Georgia DUI investigations usually begin with a routine traffic stop. At a minimum, in order to stop you and your vehicle, the stopping officer needs to have “reasonable and articulable suspicion” to believe a crime has, or is about to be committed. An officer normally satisfies this requirement by observing a traffic or equipment violation. However, if it is determined the officer did NOT have reasonable and articulable suspicion to stop your vehicle; this could result in the suppression of evidence and the ultimate dismissal of a DUI charge.
Therefore, it is crucial to examine the most common types of traffic violations that result in a DUI investigation. This article serves to inform you of what type of things police officers are looking for when stopping for improper turn.
O.C.G.A. § 40-6-120 requires the driver of a vehicle intending to turn at an intersection to do the following:
(1) RIGHT TURN. Both the approach for a right turn and a right turn shall be made as close as practicable to the right-hand curb or edge of the roadway;
(2) LEFT TURN.
(A) As used in this paragraph, the term “extreme left-hand lane” means the lane furthest to the left that is lawfully available to traffic moving in the same direction as the turning vehicle. In the event of multiple lanes, the second extreme left-hand lane shall be the lane to the right of the extreme left-hand lane that is lawfully available to traffic moving in the same direction as the turning vehicle. The third extreme left-hand lane shall be the lane to the right of the second extreme left-hand lane and so forth.
(B) The driver of a vehicle intending to turn left shall approach the turn in the extreme left-hand lane lawfully available to traffic moving in the direction of travel of the turning vehicle. Whenever practicable, the left turn shall be made to the left of the center of the intersection and so as to exit the intersection or other location in the extreme left-hand lane lawfully available to traffic moving in the same direction as the turning vehicle on the roadway being entered.
(C) In the event of multiple turn lanes, the driver of a vehicle turning left shall exit the intersection in the same relative travel lane as the vehicle entered the intersection. If the vehicle is in the second extreme left-hand lane entering the intersection the vehicle shall exit the intersection in the second extreme left-hand lane. Where there are multiple lanes of travel in the same direction safe for travel, a vehicle shall not be permitted to make a lane change once the intersection has been entered.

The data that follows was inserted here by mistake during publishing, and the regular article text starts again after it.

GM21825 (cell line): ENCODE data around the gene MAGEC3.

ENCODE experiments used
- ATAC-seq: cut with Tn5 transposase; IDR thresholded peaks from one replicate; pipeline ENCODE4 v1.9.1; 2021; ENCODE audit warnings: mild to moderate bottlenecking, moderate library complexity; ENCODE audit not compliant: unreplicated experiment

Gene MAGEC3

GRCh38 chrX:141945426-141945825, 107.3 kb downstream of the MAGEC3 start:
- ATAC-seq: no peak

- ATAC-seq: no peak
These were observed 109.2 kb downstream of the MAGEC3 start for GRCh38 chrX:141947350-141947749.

The most common way to violate this law is when you make a “wide turn.” A wide turn is when you start your turn in one lane and drift over into another lane while executing or finishing your turn. This is a common maneuver you will see on the road and a close look at the language of the law prohibits this conduct.
Interestingly, in State v. Morgan, 260 Ga. App. 263, 581 S.E.2d 296 (2003), the Court of Appeals upheld the trial court’s suppression of the traffic stop. Morgan was stopped for making a right hand turn into the left lane of two eastbound lanes of Hwy 278, then immediately got into a left turn lane to turn onto Hazelbrand Rd. approximately 100 yards from where he entered Hwy 278; the turn was reasonable and the reasonable suspicion for the stop was unreasonable. Because the spirit of our traffic laws is to ensure safe and reasonable driving among motorists, the Court decided, given the facts of Morgan and the reasonableness of his driving, there was no reasonable and articulable suspicion to stop his vehicle even though Morgan made a wide turn.
Challenging the Stop
Like any traffic stop, is important to challenge the officer’s observations to determine whether the stopping officer has reasonable and articulable suspicion necessary to stop your car. The most successful way to accomplish this is to challenge the officer’s perception. Key issues include, but are not limited to:
- Distance between the officer and your vehicle
- Angles of officer’s observation
- Traffic conditions (no traffic makes an improper turn more reasonable and safe)
- The mechanics of the turn
If you or someone you know has been arrested for driving under the influence, contact the law firm of W. Scott Smith at 404.581.0999 today for a free case evaluation. You’ll find a local Atlanta DUI attorney ready to aggressively fight on your behalf. You can also find out more detailed information about Atlanta laws here.